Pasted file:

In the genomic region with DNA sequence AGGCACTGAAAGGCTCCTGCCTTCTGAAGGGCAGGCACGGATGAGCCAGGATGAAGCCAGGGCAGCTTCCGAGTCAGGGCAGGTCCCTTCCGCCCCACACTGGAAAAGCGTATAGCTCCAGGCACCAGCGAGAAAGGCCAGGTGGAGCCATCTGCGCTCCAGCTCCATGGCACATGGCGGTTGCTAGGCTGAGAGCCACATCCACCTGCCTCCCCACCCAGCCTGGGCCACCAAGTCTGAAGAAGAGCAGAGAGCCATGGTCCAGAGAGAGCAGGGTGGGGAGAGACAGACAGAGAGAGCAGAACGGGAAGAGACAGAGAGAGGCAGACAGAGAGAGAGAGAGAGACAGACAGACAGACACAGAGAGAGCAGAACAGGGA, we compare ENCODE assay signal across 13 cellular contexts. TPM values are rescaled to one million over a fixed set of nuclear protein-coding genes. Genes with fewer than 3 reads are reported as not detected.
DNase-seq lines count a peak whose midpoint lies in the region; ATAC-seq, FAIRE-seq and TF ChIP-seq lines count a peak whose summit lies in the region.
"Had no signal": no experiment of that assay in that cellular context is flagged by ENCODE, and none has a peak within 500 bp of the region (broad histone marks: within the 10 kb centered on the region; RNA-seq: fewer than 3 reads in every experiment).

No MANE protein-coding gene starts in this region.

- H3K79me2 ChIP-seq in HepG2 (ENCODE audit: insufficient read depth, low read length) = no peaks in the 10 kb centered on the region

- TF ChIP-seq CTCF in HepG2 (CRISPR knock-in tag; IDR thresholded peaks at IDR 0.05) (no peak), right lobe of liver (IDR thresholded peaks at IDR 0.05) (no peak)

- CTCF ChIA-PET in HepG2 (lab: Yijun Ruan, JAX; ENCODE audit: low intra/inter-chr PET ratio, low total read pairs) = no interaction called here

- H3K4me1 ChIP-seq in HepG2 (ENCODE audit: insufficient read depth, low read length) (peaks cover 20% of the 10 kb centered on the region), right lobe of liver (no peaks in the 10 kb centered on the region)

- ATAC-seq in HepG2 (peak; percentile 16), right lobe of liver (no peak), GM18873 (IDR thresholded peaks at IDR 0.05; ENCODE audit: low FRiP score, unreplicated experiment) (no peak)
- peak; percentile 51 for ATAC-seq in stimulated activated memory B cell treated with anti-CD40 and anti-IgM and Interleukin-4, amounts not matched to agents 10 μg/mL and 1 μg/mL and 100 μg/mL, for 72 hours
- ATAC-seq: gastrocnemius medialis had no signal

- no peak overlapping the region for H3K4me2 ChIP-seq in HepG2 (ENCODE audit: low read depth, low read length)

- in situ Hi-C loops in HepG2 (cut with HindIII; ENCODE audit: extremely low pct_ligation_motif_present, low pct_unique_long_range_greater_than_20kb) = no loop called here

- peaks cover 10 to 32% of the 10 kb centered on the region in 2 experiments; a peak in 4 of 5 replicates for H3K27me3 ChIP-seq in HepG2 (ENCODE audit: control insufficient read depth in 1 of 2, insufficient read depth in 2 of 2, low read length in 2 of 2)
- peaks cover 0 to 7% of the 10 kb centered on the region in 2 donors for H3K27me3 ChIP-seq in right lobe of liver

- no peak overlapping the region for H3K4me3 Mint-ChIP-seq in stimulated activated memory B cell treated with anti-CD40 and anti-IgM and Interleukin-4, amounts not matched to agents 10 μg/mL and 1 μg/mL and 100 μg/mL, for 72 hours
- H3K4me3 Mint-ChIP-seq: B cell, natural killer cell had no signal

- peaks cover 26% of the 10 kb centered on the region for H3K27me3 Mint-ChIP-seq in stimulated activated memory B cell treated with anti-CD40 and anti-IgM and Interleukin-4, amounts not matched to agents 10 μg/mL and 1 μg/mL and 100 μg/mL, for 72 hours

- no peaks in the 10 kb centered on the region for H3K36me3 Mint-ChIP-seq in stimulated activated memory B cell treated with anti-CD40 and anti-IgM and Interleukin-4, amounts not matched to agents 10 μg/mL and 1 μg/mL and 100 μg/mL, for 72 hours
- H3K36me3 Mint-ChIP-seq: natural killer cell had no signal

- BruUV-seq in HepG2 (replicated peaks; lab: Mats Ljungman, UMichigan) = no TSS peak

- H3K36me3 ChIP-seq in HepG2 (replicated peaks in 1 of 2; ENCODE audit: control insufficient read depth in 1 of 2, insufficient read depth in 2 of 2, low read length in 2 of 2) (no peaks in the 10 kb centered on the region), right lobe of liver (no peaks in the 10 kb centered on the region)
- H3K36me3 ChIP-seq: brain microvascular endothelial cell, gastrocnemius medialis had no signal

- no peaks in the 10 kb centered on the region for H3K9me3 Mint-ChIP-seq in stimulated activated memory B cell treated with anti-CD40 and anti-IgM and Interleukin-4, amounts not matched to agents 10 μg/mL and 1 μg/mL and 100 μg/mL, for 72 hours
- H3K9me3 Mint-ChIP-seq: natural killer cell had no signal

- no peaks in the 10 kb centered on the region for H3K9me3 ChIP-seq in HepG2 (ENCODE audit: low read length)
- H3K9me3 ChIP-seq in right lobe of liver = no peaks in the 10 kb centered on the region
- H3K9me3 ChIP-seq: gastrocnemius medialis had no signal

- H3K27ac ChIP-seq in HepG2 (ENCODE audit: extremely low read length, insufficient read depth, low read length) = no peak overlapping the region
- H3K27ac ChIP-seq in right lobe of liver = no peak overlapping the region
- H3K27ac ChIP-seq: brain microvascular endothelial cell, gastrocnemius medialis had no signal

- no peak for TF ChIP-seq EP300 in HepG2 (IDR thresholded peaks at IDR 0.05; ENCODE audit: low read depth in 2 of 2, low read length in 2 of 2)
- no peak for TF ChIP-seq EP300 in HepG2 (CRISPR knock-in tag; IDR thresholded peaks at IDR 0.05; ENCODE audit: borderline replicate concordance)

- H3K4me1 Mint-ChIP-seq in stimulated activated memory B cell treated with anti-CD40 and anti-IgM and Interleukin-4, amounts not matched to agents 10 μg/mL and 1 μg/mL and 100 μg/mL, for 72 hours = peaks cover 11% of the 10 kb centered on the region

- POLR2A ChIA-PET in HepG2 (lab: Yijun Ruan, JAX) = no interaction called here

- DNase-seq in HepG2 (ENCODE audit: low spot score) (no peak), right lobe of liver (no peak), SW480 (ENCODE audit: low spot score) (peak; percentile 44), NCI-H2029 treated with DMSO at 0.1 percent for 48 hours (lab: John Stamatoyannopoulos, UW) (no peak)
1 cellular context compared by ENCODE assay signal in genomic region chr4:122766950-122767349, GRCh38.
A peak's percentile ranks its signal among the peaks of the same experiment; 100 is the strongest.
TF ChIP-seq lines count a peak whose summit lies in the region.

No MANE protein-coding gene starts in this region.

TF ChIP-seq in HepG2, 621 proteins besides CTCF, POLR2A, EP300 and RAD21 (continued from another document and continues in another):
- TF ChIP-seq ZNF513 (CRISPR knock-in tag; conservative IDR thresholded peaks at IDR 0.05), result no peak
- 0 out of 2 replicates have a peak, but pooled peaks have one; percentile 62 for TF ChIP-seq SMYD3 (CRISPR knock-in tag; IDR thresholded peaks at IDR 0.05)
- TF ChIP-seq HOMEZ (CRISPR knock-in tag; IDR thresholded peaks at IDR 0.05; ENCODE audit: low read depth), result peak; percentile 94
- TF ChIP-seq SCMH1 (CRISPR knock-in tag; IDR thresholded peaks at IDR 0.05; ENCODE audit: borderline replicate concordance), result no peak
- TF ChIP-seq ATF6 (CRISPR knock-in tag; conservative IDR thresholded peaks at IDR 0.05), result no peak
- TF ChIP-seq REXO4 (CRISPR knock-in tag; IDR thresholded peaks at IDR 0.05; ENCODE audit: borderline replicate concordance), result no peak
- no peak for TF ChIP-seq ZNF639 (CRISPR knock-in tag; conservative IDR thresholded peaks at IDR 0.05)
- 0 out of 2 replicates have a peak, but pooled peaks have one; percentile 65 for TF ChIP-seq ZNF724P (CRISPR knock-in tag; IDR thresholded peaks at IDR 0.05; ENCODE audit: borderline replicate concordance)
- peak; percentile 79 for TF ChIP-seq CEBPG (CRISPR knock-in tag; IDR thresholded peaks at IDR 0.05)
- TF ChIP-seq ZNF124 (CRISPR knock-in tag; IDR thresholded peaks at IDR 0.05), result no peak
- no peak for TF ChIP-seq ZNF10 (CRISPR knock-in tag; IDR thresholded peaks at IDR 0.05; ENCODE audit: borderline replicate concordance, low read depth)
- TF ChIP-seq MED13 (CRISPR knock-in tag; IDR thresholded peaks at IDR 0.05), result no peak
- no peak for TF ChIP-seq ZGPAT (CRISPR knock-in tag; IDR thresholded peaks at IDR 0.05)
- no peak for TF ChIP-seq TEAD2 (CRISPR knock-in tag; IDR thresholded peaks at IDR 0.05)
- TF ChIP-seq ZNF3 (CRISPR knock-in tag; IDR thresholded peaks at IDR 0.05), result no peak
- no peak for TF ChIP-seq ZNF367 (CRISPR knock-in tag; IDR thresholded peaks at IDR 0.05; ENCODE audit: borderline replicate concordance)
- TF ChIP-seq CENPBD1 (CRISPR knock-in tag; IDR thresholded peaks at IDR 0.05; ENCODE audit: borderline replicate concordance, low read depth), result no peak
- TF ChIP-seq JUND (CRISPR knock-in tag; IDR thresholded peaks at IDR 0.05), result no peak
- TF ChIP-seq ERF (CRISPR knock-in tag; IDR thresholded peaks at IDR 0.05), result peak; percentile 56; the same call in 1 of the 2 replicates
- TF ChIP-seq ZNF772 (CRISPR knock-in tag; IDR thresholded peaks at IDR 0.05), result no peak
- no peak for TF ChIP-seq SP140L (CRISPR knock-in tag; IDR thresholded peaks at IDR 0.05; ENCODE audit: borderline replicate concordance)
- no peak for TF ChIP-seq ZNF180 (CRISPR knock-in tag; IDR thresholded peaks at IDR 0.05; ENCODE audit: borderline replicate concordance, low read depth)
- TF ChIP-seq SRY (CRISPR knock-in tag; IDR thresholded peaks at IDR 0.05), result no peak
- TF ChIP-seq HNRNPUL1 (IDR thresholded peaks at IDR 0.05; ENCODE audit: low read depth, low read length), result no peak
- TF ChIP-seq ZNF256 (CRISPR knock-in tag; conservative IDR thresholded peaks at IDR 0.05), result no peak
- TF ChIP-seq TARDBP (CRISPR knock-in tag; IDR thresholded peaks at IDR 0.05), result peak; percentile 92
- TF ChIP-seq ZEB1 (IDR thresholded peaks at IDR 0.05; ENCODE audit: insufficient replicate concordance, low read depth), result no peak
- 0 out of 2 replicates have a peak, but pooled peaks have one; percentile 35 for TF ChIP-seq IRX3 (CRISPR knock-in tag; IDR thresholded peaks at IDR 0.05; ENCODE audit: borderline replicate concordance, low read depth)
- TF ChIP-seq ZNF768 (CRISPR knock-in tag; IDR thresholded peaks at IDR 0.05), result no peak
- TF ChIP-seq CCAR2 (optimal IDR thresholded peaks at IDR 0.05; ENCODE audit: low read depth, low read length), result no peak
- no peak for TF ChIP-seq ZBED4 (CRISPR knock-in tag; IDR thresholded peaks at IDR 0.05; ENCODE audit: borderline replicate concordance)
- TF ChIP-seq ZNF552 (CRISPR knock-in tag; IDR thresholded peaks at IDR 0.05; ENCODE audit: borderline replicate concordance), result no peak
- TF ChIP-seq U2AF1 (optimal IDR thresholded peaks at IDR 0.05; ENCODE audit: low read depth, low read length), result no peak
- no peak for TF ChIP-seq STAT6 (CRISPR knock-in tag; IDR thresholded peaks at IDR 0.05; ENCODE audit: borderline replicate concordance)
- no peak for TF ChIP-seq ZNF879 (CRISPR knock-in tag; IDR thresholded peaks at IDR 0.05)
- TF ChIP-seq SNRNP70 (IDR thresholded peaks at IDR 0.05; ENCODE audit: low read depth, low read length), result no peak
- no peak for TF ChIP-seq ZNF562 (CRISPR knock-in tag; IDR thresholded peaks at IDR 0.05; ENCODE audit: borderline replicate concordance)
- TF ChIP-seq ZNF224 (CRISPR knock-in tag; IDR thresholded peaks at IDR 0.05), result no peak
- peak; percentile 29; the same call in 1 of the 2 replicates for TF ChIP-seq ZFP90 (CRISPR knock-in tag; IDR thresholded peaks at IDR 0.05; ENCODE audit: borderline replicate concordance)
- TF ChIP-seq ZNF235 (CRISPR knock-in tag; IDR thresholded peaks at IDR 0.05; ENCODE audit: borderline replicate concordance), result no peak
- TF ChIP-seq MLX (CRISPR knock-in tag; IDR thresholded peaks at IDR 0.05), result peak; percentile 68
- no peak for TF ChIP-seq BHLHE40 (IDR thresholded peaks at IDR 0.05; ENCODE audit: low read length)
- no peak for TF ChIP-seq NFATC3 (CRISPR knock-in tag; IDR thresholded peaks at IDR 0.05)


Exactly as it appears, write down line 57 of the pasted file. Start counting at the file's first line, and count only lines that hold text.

- no peak for TF ChIP-seq ZNF367 (CRISPR knock-in tag; IDR thresholded peaks at IDR 0.05; ENCODE audit: borderline replicate concordance)